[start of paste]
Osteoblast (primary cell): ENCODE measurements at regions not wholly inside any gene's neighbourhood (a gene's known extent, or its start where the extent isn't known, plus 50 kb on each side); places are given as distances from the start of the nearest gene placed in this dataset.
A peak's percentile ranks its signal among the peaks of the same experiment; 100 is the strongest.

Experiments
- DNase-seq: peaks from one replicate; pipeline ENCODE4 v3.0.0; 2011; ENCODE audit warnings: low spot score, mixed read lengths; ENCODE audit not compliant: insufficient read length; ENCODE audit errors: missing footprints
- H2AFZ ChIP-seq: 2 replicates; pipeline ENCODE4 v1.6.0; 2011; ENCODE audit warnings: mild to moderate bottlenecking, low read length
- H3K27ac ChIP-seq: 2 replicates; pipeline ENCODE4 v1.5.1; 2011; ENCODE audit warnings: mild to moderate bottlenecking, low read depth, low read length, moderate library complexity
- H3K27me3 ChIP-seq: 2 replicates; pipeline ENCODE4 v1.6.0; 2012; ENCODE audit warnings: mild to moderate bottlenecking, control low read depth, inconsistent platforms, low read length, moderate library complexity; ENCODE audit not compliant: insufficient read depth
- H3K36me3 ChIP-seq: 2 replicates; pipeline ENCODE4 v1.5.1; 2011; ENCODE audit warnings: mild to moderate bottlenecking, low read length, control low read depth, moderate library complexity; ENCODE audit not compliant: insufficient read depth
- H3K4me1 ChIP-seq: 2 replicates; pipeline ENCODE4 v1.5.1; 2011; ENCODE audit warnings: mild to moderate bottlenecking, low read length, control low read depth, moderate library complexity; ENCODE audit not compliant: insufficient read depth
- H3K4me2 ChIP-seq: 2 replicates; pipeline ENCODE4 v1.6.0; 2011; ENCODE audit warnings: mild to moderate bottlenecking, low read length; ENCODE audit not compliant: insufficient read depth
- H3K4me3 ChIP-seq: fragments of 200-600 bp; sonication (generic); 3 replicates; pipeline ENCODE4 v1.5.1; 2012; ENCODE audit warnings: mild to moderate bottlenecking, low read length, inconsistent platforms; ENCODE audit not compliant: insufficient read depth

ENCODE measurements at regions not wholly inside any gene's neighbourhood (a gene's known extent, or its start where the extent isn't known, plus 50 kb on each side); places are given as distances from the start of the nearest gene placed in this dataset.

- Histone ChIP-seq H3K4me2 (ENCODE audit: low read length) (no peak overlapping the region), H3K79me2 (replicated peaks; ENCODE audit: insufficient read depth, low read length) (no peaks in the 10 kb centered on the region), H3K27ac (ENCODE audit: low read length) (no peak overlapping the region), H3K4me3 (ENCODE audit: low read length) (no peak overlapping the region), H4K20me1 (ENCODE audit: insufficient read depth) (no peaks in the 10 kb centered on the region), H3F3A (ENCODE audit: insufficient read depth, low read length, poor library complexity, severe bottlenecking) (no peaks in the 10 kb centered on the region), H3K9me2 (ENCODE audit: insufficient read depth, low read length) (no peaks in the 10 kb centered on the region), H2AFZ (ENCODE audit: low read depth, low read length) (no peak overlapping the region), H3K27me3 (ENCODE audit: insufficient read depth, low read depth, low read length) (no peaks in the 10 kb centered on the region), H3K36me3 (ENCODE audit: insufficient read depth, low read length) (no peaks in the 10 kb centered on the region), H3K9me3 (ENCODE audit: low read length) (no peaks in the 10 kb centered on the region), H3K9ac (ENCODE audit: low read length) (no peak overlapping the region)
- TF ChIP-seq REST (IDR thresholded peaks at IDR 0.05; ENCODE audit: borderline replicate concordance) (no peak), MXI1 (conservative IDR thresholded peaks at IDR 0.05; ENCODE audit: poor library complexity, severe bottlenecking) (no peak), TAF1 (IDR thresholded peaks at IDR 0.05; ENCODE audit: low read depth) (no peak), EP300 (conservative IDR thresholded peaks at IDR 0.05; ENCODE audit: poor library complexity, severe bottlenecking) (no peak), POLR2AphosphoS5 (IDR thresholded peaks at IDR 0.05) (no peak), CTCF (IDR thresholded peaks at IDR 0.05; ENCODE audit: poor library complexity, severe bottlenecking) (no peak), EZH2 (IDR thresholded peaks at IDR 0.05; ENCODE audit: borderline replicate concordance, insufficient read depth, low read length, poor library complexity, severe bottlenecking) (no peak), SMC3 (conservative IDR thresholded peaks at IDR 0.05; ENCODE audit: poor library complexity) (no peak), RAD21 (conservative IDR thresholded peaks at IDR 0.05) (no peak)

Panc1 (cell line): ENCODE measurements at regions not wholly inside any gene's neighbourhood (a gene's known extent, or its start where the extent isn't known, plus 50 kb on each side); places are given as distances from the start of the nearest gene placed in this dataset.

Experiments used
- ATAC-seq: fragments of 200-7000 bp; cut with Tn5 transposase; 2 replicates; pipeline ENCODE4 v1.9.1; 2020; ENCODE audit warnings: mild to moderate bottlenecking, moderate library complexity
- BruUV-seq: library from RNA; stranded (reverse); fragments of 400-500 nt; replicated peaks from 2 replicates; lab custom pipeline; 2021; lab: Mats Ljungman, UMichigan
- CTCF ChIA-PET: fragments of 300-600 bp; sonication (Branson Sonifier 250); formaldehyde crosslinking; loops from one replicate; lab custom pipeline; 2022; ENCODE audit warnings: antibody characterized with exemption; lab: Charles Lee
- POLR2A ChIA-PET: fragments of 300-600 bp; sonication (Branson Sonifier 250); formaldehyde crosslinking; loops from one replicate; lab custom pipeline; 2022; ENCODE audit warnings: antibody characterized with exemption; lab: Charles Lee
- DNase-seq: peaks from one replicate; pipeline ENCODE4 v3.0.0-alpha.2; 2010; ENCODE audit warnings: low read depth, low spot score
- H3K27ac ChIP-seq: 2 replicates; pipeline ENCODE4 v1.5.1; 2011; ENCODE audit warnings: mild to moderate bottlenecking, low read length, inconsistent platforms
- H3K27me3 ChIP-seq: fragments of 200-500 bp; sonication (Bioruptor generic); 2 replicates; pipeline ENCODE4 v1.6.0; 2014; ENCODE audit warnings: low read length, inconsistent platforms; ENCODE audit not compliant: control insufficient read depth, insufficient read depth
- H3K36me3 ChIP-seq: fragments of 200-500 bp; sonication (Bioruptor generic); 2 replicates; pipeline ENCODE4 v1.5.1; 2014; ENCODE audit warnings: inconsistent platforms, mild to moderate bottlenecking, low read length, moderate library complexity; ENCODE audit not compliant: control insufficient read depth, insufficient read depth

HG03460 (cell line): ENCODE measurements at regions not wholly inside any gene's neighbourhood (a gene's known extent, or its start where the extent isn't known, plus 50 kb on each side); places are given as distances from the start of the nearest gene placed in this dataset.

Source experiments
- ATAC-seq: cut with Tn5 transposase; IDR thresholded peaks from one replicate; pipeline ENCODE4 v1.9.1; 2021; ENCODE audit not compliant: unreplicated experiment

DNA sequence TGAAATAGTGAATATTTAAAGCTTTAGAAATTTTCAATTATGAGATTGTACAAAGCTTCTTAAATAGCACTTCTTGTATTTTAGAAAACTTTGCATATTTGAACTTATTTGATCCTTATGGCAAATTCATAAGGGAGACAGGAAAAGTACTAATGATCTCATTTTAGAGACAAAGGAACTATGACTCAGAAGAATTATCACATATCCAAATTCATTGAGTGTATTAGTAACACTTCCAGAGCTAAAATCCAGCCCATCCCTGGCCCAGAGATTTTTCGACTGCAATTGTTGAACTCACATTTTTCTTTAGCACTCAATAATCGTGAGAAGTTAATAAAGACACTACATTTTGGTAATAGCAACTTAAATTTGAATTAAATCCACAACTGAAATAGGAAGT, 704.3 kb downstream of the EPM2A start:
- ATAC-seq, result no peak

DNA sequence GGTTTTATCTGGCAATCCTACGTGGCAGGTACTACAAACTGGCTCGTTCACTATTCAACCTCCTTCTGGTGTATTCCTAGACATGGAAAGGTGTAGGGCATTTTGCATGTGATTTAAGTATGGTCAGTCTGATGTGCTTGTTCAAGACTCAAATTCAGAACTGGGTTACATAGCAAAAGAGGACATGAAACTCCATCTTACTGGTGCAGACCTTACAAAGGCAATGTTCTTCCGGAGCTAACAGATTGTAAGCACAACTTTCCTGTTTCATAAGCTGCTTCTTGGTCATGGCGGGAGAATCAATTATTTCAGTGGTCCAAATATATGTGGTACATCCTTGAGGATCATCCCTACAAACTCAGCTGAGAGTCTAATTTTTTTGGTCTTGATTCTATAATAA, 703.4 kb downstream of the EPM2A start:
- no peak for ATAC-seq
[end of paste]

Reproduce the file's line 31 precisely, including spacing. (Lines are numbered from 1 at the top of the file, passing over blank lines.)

- no peak for ATAC-seq